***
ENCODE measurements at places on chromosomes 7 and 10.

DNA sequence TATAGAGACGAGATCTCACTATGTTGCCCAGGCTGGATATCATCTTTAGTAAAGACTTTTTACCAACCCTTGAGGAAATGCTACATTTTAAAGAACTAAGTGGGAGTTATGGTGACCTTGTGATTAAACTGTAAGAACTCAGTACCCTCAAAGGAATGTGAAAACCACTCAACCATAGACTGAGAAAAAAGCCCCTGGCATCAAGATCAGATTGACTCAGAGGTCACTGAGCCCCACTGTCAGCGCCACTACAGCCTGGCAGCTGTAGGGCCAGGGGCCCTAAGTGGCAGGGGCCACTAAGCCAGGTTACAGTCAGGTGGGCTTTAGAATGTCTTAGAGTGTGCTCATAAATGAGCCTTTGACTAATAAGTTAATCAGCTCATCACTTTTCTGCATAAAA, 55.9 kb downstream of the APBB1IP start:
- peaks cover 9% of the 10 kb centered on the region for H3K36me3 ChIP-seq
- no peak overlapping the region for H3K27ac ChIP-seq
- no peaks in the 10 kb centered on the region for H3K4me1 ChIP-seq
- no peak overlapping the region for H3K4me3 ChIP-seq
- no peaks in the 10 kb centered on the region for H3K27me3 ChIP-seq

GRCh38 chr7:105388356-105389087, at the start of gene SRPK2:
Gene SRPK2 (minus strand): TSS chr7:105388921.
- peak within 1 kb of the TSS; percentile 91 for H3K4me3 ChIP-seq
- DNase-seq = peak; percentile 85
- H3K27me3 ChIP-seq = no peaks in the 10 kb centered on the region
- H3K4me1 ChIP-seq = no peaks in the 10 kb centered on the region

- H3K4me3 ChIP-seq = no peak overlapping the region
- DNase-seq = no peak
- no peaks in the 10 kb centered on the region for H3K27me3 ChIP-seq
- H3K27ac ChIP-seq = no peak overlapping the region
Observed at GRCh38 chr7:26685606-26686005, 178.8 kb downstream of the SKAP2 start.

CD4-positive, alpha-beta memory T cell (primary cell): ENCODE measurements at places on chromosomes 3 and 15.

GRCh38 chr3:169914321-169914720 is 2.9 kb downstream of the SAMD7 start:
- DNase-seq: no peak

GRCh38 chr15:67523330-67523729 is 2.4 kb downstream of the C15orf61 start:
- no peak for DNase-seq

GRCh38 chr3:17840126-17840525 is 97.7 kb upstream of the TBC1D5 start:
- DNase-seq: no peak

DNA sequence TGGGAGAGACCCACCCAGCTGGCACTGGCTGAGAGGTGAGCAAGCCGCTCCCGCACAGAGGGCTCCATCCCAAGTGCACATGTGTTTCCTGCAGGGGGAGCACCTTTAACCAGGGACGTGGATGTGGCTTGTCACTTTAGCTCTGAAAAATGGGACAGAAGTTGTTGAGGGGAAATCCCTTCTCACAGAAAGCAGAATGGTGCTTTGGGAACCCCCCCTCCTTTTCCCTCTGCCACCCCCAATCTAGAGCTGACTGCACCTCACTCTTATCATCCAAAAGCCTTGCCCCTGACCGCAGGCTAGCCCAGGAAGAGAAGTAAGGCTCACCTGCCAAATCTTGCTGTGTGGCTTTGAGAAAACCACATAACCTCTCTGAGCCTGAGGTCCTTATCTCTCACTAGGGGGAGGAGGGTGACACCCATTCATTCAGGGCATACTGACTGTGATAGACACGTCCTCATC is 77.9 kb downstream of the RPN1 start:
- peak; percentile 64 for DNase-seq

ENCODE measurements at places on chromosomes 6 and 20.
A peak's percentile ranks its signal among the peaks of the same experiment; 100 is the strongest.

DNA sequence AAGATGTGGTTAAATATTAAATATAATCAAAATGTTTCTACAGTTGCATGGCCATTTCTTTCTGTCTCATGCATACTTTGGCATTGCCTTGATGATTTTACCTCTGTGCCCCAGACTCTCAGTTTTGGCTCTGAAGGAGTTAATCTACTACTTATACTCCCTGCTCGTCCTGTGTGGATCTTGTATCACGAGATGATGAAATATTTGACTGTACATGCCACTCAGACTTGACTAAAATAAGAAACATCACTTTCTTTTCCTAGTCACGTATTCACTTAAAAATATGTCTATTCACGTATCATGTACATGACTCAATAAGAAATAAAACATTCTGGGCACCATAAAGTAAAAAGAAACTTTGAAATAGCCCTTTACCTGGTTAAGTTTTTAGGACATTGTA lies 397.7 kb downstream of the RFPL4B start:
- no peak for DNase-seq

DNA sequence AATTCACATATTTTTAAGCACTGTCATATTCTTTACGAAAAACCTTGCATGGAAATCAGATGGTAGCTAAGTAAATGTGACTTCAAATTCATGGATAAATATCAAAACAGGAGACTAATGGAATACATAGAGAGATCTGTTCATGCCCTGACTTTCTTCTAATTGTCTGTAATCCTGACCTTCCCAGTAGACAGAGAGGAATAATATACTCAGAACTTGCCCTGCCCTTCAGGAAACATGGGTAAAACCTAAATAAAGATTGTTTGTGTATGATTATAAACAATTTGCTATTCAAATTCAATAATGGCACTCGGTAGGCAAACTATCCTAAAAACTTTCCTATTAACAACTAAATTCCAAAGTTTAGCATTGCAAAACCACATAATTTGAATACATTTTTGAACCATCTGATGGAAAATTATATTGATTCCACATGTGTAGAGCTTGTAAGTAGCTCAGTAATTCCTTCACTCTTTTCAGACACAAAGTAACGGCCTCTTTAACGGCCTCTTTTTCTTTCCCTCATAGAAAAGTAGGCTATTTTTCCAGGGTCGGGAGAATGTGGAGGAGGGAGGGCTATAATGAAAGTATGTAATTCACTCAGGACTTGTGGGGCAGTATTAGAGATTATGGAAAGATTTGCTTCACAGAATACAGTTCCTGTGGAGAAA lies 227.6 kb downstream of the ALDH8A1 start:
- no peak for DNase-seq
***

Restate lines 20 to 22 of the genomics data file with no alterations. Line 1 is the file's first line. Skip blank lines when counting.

GRCh38 chr3:169914321-169914720 is 2.9 kb downstream of the SAMD7 start:
- DNase-seq: no peak

GRCh38 chr15:67523330-67523729 is 2.4 kb downstream of the C15orf61 start: